Almost half of the older monastic buildings was destroyed after the Chinese arrived in Lhasa in 1951. The chief buildings including the four colleges, the Tsokchen, and the Dalai Lamas' residence were preserved.[7]

The first reported demonstration during the 2008 Tibetan uprising anniversary was on 10 March 2008, when a group of 300-400 monks from Drepung monastery marched to Lhasa's center demanding religious freedom and the release of Drepung monks arrested a year earlier. Chinese police blocked their route, and a sitting protest began. Reportedly, some monks were thrown to the ground and kicked,[19] and up to 60 monks were arrested.[20][19]

Drepung monastery was under siege four days later by Chinese forces, on 14 March 2008. Reports state forces had blocked off water, electricity, food and health facilities in Drepung Monastery and at other monasteries active in the demonstrations, including Ganden and Sera monasteries. As a consequence, monks were suffering starvation.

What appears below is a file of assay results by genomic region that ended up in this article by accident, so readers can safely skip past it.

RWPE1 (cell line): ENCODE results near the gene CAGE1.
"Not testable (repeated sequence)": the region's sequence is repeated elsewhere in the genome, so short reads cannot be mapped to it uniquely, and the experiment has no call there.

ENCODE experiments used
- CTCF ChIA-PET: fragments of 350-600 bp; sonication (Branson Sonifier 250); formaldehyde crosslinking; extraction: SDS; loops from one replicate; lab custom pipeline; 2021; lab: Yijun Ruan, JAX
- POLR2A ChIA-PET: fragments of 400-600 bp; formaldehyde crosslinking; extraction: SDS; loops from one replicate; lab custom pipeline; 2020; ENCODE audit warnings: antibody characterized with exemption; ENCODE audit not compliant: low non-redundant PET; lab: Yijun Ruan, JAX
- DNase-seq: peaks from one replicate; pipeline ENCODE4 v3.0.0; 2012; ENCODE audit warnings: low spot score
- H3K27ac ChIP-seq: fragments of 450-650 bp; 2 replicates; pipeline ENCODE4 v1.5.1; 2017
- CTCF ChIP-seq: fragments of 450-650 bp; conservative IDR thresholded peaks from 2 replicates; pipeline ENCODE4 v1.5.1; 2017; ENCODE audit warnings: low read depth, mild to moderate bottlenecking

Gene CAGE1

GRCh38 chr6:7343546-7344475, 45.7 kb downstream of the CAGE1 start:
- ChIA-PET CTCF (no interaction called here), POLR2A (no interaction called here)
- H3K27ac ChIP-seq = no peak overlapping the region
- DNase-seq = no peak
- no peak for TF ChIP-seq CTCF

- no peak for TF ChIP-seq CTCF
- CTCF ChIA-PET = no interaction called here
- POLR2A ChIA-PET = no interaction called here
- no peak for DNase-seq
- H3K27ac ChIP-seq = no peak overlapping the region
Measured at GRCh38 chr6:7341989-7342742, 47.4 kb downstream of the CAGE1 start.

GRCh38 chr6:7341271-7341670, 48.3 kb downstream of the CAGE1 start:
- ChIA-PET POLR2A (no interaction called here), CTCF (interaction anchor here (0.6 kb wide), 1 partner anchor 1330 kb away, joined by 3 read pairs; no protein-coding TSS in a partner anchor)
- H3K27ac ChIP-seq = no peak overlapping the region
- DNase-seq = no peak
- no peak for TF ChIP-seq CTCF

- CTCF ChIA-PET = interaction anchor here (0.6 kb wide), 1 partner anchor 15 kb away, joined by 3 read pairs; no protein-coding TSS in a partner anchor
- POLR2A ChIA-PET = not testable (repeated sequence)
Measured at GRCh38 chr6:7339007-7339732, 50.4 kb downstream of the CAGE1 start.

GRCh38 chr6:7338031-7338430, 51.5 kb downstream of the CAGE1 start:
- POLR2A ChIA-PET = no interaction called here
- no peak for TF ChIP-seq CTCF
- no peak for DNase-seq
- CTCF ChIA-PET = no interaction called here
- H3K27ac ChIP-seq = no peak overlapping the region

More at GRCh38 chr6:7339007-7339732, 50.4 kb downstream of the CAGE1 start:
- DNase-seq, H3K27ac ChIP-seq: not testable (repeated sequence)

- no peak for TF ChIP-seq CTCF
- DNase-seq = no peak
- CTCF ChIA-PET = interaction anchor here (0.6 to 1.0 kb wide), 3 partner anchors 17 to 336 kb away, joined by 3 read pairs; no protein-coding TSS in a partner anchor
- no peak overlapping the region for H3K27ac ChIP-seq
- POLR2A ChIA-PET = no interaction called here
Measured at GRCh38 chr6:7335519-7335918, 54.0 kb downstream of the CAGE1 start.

After the 7 April 2008 foreign press tour by Chinese authorities, 80 monks had disappeared from Drepung[21] and two from Labrang had disappeared for speaking out to reporters.

The International Herald Tribune reported that Drepung Monastery reopened in 2013 after being shut for five years.[22]



  1. ^ TBRC
  2. ^ Tibet, Tibet: A Personal History of a Lost Land. Patrick French. (2003) Alfred A. Knopf. New York City, p.240 (in quote from 13th Dalai Lama).
  3. ^ Dialogues Tibetan Dialogues Han. Hannue. Quoting a monk at Drepung.
  4. ^ Chapman F. Spencer. Lhasa the Holy City, p. 195. Readers Union Ltd., London.